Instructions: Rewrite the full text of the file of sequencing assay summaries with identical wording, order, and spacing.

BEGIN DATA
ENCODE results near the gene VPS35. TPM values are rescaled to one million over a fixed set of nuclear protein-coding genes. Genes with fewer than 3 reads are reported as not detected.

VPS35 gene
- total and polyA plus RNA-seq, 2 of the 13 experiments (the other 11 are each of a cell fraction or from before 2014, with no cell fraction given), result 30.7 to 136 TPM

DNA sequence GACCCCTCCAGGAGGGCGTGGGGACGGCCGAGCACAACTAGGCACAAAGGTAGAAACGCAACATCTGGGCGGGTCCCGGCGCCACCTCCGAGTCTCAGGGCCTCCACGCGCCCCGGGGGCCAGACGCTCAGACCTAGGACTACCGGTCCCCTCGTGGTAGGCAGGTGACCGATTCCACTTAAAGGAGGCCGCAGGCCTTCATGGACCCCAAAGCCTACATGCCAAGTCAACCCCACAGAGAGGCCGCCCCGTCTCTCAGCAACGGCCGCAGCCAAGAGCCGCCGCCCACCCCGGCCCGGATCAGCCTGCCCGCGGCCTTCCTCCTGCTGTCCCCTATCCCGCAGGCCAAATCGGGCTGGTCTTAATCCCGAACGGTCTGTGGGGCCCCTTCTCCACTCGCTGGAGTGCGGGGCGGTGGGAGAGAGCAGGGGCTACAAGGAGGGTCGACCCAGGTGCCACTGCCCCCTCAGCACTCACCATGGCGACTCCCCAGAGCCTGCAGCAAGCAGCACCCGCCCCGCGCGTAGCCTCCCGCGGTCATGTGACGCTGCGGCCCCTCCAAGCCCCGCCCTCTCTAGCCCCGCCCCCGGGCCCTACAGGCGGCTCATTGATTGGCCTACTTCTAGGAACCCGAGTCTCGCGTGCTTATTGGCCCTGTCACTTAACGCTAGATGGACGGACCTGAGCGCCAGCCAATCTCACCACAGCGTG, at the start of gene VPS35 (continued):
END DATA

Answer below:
ENCODE results near the gene VPS35. TPM values are rescaled to one million over a fixed set of nuclear protein-coding genes. Genes with fewer than 3 reads are reported as not detected.

VPS35 gene
- total and polyA plus RNA-seq, 2 of the 13 experiments (the other 11 are each of a cell fraction or from before 2014, with no cell fraction given), result 30.7 to 136 TPM

DNA sequence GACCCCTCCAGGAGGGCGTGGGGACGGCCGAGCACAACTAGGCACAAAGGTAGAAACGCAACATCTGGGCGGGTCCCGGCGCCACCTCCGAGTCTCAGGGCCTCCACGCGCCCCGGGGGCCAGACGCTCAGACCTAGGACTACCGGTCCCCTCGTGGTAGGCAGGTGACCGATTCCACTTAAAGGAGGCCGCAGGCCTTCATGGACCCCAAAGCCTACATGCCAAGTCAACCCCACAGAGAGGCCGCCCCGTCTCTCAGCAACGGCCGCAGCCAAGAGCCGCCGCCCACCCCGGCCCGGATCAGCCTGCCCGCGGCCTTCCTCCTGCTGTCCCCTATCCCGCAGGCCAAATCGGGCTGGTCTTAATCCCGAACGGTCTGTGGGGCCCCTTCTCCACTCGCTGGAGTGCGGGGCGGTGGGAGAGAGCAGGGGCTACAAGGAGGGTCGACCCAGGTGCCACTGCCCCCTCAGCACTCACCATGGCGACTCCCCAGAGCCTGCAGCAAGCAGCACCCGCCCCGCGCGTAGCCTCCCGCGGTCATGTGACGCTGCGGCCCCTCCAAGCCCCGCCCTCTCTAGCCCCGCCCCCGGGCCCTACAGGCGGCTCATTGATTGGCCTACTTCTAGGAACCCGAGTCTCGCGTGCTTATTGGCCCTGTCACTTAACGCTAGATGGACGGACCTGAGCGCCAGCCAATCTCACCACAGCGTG, at the start of gene VPS35 (continued):